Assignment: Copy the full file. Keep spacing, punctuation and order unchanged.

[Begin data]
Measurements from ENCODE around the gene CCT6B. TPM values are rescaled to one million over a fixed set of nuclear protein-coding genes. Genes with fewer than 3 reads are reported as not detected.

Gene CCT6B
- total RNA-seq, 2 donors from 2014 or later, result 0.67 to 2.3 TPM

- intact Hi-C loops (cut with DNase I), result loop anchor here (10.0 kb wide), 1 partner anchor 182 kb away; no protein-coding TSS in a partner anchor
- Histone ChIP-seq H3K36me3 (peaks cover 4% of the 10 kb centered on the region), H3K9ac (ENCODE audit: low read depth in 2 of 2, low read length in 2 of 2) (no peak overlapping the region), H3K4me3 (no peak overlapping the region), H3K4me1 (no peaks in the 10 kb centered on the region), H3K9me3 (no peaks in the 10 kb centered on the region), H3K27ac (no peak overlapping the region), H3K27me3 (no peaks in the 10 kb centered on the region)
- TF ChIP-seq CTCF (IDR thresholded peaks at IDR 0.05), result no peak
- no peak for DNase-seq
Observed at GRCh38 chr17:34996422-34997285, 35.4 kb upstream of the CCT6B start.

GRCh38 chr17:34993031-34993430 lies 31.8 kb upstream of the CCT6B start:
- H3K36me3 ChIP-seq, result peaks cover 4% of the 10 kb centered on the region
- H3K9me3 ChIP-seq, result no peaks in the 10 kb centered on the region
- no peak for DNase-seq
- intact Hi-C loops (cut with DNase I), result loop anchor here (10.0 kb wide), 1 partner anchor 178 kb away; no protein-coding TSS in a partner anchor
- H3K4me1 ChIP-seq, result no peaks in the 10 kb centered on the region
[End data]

Measurements from ENCODE around the gene CCT6B. TPM values are rescaled to one million over a fixed set of nuclear protein-coding genes. Genes with fewer than 3 reads are reported as not detected.

Gene CCT6B
- total RNA-seq, 2 donors from 2014 or later, result 0.67 to 2.3 TPM

- intact Hi-C loops (cut with DNase I), result loop anchor here (10.0 kb wide), 1 partner anchor 182 kb away; no protein-coding TSS in a partner anchor
- Histone ChIP-seq H3K36me3 (peaks cover 4% of the 10 kb centered on the region), H3K9ac (ENCODE audit: low read depth in 2 of 2, low read length in 2 of 2) (no peak overlapping the region), H3K4me3 (no peak overlapping the region), H3K4me1 (no peaks in the 10 kb centered on the region), H3K9me3 (no peaks in the 10 kb centered on the region), H3K27ac (no peak overlapping the region), H3K27me3 (no peaks in the 10 kb centered on the region)
- TF ChIP-seq CTCF (IDR thresholded peaks at IDR 0.05), result no peak
- no peak for DNase-seq
Observed at GRCh38 chr17:34996422-34997285, 35.4 kb upstream of the CCT6B start.

GRCh38 chr17:34993031-34993430 lies 31.8 kb upstream of the CCT6B start:
- H3K36me3 ChIP-seq, result peaks cover 4% of the 10 kb centered on the region
- H3K9me3 ChIP-seq, result no peaks in the 10 kb centered on the region
- no peak for DNase-seq
- intact Hi-C loops (cut with DNase I), result loop anchor here (10.0 kb wide), 1 partner anchor 178 kb away; no protein-coding TSS in a partner anchor
- H3K4me1 ChIP-seq, result no peaks in the 10 kb centered on the region